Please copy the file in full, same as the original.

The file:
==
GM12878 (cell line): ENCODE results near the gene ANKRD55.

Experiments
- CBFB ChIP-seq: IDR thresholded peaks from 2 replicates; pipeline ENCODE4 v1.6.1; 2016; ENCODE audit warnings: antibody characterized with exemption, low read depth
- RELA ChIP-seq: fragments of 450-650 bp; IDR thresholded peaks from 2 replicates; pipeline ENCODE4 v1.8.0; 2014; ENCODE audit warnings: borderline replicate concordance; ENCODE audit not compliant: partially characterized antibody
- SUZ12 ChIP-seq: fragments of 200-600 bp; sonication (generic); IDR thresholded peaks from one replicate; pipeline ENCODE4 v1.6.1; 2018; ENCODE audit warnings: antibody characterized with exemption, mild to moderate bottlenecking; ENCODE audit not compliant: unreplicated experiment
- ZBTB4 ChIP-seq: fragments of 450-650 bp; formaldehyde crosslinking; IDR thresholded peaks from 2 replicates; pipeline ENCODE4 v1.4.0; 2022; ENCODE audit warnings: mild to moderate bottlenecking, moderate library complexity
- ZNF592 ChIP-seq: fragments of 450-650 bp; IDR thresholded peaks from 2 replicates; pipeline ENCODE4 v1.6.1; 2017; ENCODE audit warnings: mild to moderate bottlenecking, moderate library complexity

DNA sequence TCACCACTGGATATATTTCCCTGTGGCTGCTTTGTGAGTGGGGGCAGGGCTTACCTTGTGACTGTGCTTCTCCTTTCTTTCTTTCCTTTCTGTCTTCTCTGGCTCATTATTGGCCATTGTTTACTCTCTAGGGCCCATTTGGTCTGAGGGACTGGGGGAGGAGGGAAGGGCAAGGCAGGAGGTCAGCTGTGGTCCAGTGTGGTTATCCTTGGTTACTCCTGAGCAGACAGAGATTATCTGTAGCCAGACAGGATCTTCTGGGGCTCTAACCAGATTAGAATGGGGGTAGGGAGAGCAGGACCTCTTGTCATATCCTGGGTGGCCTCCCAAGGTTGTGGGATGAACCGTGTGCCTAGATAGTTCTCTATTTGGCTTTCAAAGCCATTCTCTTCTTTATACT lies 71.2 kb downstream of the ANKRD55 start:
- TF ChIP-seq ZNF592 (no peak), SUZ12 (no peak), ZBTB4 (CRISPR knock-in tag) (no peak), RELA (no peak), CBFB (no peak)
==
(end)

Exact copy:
GM12878 (cell line): ENCODE results near the gene ANKRD55.

Experiments
- CBFB ChIP-seq: IDR thresholded peaks from 2 replicates; pipeline ENCODE4 v1.6.1; 2016; ENCODE audit warnings: antibody characterized with exemption, low read depth
- RELA ChIP-seq: fragments of 450-650 bp; IDR thresholded peaks from 2 replicates; pipeline ENCODE4 v1.8.0; 2014; ENCODE audit warnings: borderline replicate concordance; ENCODE audit not compliant: partially characterized antibody
- SUZ12 ChIP-seq: fragments of 200-600 bp; sonication (generic); IDR thresholded peaks from one replicate; pipeline ENCODE4 v1.6.1; 2018; ENCODE audit warnings: antibody characterized with exemption, mild to moderate bottlenecking; ENCODE audit not compliant: unreplicated experiment
- ZBTB4 ChIP-seq: fragments of 450-650 bp; formaldehyde crosslinking; IDR thresholded peaks from 2 replicates; pipeline ENCODE4 v1.4.0; 2022; ENCODE audit warnings: mild to moderate bottlenecking, moderate library complexity
- ZNF592 ChIP-seq: fragments of 450-650 bp; IDR thresholded peaks from 2 replicates; pipeline ENCODE4 v1.6.1; 2017; ENCODE audit warnings: mild to moderate bottlenecking, moderate library complexity

DNA sequence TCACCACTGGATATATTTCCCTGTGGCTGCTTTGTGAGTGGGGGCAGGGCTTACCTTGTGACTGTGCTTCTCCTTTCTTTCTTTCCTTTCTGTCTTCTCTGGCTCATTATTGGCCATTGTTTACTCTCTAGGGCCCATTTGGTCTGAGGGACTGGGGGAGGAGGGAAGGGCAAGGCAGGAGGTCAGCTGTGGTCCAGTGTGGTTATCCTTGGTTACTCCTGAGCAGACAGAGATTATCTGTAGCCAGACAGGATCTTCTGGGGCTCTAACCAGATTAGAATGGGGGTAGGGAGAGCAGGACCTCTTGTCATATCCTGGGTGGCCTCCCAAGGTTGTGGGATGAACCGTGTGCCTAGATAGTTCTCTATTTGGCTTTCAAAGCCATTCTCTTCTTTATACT lies 71.2 kb downstream of the ANKRD55 start:
- TF ChIP-seq ZNF592 (no peak), SUZ12 (no peak), ZBTB4 (CRISPR knock-in tag) (no peak), RELA (no peak), CBFB (no peak)